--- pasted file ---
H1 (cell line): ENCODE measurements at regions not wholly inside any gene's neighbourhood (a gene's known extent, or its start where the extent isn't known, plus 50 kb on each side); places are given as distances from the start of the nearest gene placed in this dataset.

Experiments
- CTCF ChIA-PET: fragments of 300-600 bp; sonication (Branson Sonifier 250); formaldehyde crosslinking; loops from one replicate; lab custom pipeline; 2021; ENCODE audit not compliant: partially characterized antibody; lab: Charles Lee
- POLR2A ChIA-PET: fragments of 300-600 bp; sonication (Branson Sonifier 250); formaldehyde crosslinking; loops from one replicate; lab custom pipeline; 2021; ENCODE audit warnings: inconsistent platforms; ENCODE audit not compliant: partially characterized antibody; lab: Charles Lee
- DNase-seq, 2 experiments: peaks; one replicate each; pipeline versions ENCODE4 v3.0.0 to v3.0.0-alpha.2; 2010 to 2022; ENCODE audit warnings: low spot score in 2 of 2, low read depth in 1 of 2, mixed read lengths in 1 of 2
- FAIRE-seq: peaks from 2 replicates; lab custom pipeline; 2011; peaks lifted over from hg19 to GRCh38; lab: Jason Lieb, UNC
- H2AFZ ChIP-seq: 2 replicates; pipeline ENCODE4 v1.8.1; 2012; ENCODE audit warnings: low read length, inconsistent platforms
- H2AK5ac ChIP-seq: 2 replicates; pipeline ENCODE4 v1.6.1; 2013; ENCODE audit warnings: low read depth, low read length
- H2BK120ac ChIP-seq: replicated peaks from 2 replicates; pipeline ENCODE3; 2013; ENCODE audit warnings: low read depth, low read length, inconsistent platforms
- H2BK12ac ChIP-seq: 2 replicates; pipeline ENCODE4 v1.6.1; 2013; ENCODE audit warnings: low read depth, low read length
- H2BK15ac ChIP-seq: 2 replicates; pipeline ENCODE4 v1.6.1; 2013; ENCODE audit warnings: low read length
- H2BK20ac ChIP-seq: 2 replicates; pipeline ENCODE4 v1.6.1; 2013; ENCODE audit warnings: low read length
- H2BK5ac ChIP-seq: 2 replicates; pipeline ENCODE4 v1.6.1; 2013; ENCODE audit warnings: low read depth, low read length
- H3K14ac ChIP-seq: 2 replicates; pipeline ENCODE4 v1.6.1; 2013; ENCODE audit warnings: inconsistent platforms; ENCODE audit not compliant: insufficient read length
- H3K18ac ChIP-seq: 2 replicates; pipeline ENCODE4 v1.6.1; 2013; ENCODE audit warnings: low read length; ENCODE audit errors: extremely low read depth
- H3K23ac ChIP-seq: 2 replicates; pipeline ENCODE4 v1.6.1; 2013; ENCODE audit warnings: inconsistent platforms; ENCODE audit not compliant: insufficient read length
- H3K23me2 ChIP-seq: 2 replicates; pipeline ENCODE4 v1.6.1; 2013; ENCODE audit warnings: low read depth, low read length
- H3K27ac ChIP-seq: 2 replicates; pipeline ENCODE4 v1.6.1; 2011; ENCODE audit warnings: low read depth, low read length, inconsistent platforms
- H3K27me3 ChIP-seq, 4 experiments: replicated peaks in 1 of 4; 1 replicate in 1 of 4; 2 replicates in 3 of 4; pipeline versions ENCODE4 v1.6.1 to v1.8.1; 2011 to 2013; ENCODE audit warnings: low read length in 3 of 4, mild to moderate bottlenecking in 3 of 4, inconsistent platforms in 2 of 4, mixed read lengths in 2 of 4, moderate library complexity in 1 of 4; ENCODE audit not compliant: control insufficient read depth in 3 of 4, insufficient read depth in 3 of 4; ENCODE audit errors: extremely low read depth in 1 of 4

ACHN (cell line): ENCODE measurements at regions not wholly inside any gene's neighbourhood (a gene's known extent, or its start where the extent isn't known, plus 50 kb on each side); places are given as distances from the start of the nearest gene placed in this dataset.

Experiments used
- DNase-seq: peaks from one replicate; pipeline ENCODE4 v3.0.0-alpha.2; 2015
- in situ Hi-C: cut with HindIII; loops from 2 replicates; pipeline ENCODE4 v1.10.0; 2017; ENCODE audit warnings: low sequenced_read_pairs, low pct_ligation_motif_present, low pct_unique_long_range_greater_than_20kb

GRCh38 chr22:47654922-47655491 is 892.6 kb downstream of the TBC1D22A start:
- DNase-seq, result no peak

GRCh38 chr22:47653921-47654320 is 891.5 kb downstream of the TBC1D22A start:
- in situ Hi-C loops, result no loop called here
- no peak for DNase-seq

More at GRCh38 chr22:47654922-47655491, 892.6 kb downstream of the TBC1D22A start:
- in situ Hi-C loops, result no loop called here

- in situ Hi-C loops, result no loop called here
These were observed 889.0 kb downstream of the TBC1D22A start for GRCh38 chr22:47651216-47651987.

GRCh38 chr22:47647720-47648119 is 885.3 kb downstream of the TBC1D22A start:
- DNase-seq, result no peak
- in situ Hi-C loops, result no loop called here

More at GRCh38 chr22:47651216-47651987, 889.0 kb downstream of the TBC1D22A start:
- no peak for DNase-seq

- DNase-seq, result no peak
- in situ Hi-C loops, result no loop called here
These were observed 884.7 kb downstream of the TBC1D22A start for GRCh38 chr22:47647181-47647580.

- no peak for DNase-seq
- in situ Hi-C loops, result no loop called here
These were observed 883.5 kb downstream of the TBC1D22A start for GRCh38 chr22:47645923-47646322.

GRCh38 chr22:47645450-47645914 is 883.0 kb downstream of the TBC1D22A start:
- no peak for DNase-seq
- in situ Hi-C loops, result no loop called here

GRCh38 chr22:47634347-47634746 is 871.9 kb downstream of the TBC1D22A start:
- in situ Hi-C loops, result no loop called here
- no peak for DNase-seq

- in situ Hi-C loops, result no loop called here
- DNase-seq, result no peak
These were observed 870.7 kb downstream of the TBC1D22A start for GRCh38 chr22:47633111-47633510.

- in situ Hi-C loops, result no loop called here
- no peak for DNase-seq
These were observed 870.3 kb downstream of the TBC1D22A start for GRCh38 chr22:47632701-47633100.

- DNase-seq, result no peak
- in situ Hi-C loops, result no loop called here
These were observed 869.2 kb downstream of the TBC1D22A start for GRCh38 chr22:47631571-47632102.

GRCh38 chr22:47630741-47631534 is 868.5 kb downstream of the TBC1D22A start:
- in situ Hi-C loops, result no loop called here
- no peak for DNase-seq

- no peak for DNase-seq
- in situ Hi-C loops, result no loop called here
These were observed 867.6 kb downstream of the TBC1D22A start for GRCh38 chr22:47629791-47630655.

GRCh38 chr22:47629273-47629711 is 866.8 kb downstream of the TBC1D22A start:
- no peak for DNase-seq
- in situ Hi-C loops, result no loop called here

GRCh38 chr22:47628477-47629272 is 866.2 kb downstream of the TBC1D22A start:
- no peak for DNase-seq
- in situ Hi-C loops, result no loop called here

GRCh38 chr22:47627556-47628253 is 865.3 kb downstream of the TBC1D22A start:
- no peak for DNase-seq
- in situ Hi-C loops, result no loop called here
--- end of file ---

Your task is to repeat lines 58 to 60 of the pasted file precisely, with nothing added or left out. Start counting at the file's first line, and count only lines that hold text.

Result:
These were observed 869.2 kb downstream of the TBC1D22A start for GRCh38 chr22:47631571-47632102.

GRCh38 chr22:47630741-47631534 is 868.5 kb downstream of the TBC1D22A start:
- in situ Hi-C loops, result no loop called here